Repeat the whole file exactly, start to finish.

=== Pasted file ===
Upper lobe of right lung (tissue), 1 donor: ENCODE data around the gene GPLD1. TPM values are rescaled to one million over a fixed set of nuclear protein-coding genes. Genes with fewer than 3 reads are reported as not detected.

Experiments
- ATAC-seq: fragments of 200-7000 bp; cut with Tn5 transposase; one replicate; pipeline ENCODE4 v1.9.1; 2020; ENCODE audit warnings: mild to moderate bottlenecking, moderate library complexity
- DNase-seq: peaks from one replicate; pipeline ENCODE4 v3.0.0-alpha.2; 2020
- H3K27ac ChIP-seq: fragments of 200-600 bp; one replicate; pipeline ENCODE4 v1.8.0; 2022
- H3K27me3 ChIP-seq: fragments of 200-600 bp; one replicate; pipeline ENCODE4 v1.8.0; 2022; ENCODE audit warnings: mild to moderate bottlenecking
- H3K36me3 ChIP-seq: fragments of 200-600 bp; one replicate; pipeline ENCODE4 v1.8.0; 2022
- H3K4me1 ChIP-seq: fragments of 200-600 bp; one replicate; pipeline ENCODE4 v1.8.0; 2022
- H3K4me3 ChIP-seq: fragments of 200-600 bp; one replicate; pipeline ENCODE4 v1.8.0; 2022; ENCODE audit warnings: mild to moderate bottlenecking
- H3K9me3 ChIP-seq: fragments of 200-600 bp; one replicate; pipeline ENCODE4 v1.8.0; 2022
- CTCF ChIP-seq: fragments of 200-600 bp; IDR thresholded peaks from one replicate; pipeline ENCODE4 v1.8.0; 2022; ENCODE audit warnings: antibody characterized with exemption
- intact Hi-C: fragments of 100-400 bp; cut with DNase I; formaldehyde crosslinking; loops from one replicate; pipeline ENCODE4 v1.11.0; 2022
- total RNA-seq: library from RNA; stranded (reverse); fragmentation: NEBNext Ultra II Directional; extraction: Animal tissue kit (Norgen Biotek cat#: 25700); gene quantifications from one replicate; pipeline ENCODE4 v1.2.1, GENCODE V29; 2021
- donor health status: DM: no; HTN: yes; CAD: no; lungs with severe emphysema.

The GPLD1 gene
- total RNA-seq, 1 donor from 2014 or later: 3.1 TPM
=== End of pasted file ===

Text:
Upper lobe of right lung (tissue), 1 donor: ENCODE data around the gene GPLD1. TPM values are rescaled to one million over a fixed set of nuclear protein-coding genes. Genes with fewer than 3 reads are reported as not detected.

Experiments
- ATAC-seq: fragments of 200-7000 bp; cut with Tn5 transposase; one replicate; pipeline ENCODE4 v1.9.1; 2020; ENCODE audit warnings: mild to moderate bottlenecking, moderate library complexity
- DNase-seq: peaks from one replicate; pipeline ENCODE4 v3.0.0-alpha.2; 2020
- H3K27ac ChIP-seq: fragments of 200-600 bp; one replicate; pipeline ENCODE4 v1.8.0; 2022
- H3K27me3 ChIP-seq: fragments of 200-600 bp; one replicate; pipeline ENCODE4 v1.8.0; 2022; ENCODE audit warnings: mild to moderate bottlenecking
- H3K36me3 ChIP-seq: fragments of 200-600 bp; one replicate; pipeline ENCODE4 v1.8.0; 2022
- H3K4me1 ChIP-seq: fragments of 200-600 bp; one replicate; pipeline ENCODE4 v1.8.0; 2022
- H3K4me3 ChIP-seq: fragments of 200-600 bp; one replicate; pipeline ENCODE4 v1.8.0; 2022; ENCODE audit warnings: mild to moderate bottlenecking
- H3K9me3 ChIP-seq: fragments of 200-600 bp; one replicate; pipeline ENCODE4 v1.8.0; 2022
- CTCF ChIP-seq: fragments of 200-600 bp; IDR thresholded peaks from one replicate; pipeline ENCODE4 v1.8.0; 2022; ENCODE audit warnings: antibody characterized with exemption
- intact Hi-C: fragments of 100-400 bp; cut with DNase I; formaldehyde crosslinking; loops from one replicate; pipeline ENCODE4 v1.11.0; 2022
- total RNA-seq: library from RNA; stranded (reverse); fragmentation: NEBNext Ultra II Directional; extraction: Animal tissue kit (Norgen Biotek cat#: 25700); gene quantifications from one replicate; pipeline ENCODE4 v1.2.1, GENCODE V29; 2021
- donor health status: DM: no; HTN: yes; CAD: no; lungs with severe emphysema.

The GPLD1 gene
- total RNA-seq, 1 donor from 2014 or later: 3.1 TPM